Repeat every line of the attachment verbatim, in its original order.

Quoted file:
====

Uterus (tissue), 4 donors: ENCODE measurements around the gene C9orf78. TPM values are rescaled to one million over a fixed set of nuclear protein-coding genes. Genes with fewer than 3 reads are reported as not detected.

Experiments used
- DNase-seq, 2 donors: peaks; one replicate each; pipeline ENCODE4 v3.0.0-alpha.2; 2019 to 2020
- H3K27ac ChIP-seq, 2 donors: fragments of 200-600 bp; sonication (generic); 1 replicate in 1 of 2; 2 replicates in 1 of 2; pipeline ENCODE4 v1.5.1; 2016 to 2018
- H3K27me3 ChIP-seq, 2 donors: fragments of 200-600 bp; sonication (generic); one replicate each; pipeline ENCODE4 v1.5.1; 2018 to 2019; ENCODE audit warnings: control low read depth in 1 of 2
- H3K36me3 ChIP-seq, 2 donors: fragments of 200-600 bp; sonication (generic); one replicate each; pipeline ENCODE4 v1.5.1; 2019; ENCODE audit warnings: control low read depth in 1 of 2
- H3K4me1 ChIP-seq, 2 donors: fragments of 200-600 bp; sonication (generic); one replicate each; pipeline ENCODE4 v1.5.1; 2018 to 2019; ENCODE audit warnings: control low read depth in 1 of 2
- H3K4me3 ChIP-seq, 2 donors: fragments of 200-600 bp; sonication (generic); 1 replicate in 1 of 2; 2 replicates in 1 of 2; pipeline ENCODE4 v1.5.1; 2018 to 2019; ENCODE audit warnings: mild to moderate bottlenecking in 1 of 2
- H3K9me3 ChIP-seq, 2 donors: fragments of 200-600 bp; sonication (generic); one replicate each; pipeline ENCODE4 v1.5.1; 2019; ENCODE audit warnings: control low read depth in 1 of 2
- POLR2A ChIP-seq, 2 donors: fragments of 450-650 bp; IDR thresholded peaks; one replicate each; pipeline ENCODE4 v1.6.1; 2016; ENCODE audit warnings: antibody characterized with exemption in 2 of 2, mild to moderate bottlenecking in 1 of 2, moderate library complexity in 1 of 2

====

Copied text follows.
Uterus (tissue), 4 donors: ENCODE measurements around the gene C9orf78. TPM values are rescaled to one million over a fixed set of nuclear protein-coding genes. Genes with fewer than 3 reads are reported as not detected.

Experiments used
- DNase-seq, 2 donors: peaks; one replicate each; pipeline ENCODE4 v3.0.0-alpha.2; 2019 to 2020
- H3K27ac ChIP-seq, 2 donors: fragments of 200-600 bp; sonication (generic); 1 replicate in 1 of 2; 2 replicates in 1 of 2; pipeline ENCODE4 v1.5.1; 2016 to 2018
- H3K27me3 ChIP-seq, 2 donors: fragments of 200-600 bp; sonication (generic); one replicate each; pipeline ENCODE4 v1.5.1; 2018 to 2019; ENCODE audit warnings: control low read depth in 1 of 2
- H3K36me3 ChIP-seq, 2 donors: fragments of 200-600 bp; sonication (generic); one replicate each; pipeline ENCODE4 v1.5.1; 2019; ENCODE audit warnings: control low read depth in 1 of 2
- H3K4me1 ChIP-seq, 2 donors: fragments of 200-600 bp; sonication (generic); one replicate each; pipeline ENCODE4 v1.5.1; 2018 to 2019; ENCODE audit warnings: control low read depth in 1 of 2
- H3K4me3 ChIP-seq, 2 donors: fragments of 200-600 bp; sonication (generic); 1 replicate in 1 of 2; 2 replicates in 1 of 2; pipeline ENCODE4 v1.5.1; 2018 to 2019; ENCODE audit warnings: mild to moderate bottlenecking in 1 of 2
- H3K9me3 ChIP-seq, 2 donors: fragments of 200-600 bp; sonication (generic); one replicate each; pipeline ENCODE4 v1.5.1; 2019; ENCODE audit warnings: control low read depth in 1 of 2
- POLR2A ChIP-seq, 2 donors: fragments of 450-650 bp; IDR thresholded peaks; one replicate each; pipeline ENCODE4 v1.6.1; 2016; ENCODE audit warnings: antibody characterized with exemption in 2 of 2, mild to moderate bottlenecking in 1 of 2, moderate library complexity in 1 of 2